(photo credit: MARC ISRAEL SELLEM/THE JERUSALEM POST)
What does Shas leader Arye Deri have in common with the former Sheffield United and Wales international soccer player Chad Evans? Both are convicted criminals – Deri for corruption; Evans for rape – but what interests me lies not in their similarities (both men have also consistently maintained their innocence and, for all I know, Deri might also have scored numerous hat-tricks in his youth) but rather in wider society’s response to their return to public life after their release from jail.
There is no prohibition on British professional footballers returning to the sport after spending time inside, and a number of players have in fact done so, most notably England international Joey Barton, who served a six-month sentence for common assault and affray. And yet Evans has been unable to find a club willing to employ him since his release from jail last year.
This is not because no club wants him.
While still in prison, Sheffield United officials held talks with him concerning his return to the team, with the club’s chairman and manager even visiting him to discuss the future. But what the club failed to take into account was the reaction of the team’s supporters to Evans’ planned return.
When news broke that Evans could rejoin the Sheffield club, a petition was signed by 150,000 people urging the club not to employ him, stating that it would be a “deep insult to the woman who was raped and to all women like her who have suffered at the hands of a rapist.” British Olympic hero Jessica Ennis-Hill, who has a stand named after her at the club’s Bramall Lane stadium, meanwhile said she would want her name removed from the ground if Evans were signed by the club.
And once Sheffield United dropped their plans to sign Evans, other clubs held serious talks about signing but these all fizzled out following not just pressure from the relevant club’s fans but, and probably more significantly, club sponsors who threatened to pull out their money should the planned signing go ahead.
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As of today, Evans is still without a club and unable to ply his trade, despite there being no legal obstacle to his being able to do so.
ARYE DERI, meanwhile, is now within spitting distance of the Interior Ministry, the place which led to his sentencing to three years in jail on corruption charges back in the year 2000. Deri served 22 months of his sentence, and later returned to politics following the end of the seven-year period from which he was banned from holding public office due to his conviction.
So there is no legal reason to prevent Deri’s return as interior minister. But surely there’s an argument to be made which says that a person who took $155,000 in bribes while serving as interior minister should forfeit the country’s trust in ever holding a ministerial position again.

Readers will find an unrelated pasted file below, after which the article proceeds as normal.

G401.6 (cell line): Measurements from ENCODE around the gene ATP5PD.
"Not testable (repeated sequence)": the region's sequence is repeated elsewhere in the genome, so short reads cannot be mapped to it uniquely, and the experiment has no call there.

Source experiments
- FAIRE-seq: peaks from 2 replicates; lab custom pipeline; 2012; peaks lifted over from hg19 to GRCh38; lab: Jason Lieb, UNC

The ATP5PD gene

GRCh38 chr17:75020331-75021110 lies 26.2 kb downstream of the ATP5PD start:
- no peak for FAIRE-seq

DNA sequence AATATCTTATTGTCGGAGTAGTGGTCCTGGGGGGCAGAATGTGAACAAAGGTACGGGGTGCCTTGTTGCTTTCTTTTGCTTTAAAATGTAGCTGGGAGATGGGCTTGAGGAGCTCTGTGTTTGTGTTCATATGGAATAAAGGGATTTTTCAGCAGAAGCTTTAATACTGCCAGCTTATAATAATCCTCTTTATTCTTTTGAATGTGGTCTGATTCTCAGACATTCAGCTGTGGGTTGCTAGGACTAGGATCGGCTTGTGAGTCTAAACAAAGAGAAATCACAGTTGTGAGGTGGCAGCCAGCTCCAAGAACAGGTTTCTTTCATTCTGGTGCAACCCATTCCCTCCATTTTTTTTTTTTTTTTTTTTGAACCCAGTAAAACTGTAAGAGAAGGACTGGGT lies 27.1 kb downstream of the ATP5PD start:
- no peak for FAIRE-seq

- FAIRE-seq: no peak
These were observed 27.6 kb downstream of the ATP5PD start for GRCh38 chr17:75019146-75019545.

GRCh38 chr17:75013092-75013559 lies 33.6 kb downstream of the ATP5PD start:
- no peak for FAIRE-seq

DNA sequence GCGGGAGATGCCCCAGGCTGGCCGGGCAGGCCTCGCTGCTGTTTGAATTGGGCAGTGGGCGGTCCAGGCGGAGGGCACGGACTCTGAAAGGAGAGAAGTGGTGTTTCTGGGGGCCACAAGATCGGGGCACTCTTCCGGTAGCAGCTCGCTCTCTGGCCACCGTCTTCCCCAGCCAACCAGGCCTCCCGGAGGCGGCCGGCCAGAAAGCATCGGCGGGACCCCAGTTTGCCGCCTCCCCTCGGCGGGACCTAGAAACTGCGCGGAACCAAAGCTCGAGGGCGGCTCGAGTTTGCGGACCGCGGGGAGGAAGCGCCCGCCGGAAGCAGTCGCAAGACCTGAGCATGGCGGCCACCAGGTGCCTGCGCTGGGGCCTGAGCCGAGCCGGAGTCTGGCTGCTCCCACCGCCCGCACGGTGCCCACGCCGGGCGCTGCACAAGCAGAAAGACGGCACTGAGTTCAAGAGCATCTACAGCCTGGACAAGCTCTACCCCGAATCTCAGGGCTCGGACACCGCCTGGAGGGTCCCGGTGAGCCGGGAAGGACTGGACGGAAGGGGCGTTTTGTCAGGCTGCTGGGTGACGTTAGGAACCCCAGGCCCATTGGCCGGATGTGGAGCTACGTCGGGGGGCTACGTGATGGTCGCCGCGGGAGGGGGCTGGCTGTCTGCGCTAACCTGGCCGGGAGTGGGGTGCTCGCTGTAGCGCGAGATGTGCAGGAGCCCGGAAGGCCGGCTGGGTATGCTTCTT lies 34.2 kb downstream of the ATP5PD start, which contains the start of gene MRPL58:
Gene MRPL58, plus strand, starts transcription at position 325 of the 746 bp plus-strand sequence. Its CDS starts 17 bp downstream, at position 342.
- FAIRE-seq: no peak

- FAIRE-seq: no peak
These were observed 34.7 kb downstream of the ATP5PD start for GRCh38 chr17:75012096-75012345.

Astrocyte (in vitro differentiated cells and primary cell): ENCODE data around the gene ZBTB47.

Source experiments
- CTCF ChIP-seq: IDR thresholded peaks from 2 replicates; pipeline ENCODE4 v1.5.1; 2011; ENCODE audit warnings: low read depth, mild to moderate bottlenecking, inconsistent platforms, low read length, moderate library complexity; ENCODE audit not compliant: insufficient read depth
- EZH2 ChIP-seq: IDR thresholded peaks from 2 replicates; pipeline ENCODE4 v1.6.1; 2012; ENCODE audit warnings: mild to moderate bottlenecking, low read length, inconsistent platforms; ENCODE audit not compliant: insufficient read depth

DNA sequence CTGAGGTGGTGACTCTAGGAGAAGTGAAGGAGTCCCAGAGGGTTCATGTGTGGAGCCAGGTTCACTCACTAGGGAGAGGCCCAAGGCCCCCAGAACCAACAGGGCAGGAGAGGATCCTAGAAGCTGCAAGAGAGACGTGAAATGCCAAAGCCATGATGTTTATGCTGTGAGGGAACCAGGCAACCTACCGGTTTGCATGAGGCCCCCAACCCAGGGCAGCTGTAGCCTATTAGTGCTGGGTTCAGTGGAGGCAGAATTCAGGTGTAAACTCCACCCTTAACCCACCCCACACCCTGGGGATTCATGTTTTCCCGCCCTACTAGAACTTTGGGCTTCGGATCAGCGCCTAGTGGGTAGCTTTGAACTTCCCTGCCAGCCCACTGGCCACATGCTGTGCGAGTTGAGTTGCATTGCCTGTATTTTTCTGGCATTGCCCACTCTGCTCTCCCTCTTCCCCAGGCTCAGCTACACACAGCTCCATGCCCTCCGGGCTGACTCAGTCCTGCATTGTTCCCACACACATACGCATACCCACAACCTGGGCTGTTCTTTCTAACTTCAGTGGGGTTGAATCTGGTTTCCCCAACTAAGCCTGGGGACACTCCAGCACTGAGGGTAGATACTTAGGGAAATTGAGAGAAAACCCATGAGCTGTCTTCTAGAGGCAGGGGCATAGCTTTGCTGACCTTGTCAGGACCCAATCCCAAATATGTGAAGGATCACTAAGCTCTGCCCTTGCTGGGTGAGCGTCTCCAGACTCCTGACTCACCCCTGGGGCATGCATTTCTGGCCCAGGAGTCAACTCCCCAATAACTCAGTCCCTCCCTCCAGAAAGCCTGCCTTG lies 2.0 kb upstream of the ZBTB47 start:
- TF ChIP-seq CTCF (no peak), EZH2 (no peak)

Let’s not forget, the crime of which Deri was convicted involved directing public money to a private institution (in this case, a yeshiva) for which he then received a generous kickback. As the judge who convicted him said, “It was as if Deri received a tithing of the money given to the yeshiva, and often it was much more than 10 percent.”
But aside from former finance minister Yair Lapid, nobody has spoken out against the prospect of Deri once again having billions of shekels of public funds under his control. This is not sour grapes on Lapid’s part, or an anti-haredi (ultra-Orthodox) or anti-Mizrachi stance; I have no doubt he would say the same of any politician for whom the judges wrote in their verdict: “This is not an isolated failure on the part of a young politician who was recently exposed to power, but a person who consistently led a life based on corruption.”
It is one thing for Deri to have a sufficiently brass neck to put his corrupt past behind him and again offer himself to the Israeli public as a guardian of the public purse, but where is the indignation from the rest of the country to the more-than-likely possibility of Deri’s return to the Interior Ministry? In an ideal world, Prime Minister Benjamin Netanyahu would of course tell Deri that, due to his criminal past, there can be no senior ministerial position for him in his future government, but it’s wrong to expect Netanyahu to act to standards of clean government that nobody is holding him to.
In the end, the shame of Deri’s return to front-line ministerial politics lies not with Deri or the person who appoints him, but with the silent majority who, by their passivity, allow the former criminal to return to the scene of his crime.The writer is a former editor-in-chief of
The Jerusalem Post.
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